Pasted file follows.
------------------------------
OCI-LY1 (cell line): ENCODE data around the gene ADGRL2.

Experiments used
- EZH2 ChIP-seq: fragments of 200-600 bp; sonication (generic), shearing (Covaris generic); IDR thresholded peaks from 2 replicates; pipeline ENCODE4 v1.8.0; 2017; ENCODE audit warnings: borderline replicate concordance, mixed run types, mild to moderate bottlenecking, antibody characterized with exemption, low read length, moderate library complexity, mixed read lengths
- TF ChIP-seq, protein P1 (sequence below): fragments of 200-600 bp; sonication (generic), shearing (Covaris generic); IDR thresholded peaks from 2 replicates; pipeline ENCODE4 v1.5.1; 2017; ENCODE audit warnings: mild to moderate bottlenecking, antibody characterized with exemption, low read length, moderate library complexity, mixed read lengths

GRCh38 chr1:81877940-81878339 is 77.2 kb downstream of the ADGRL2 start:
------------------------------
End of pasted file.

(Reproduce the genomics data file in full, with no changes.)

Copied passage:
OCI-LY1 (cell line): ENCODE data around the gene ADGRL2.

Experiments used
- EZH2 ChIP-seq: fragments of 200-600 bp; sonication (generic), shearing (Covaris generic); IDR thresholded peaks from 2 replicates; pipeline ENCODE4 v1.8.0; 2017; ENCODE audit warnings: borderline replicate concordance, mixed run types, mild to moderate bottlenecking, antibody characterized with exemption, low read length, moderate library complexity, mixed read lengths
- TF ChIP-seq, protein P1 (sequence below): fragments of 200-600 bp; sonication (generic), shearing (Covaris generic); IDR thresholded peaks from 2 replicates; pipeline ENCODE4 v1.5.1; 2017; ENCODE audit warnings: mild to moderate bottlenecking, antibody characterized with exemption, low read length, moderate library complexity, mixed read lengths

GRCh38 chr1:81877940-81878339 is 77.2 kb downstream of the ADGRL2 start: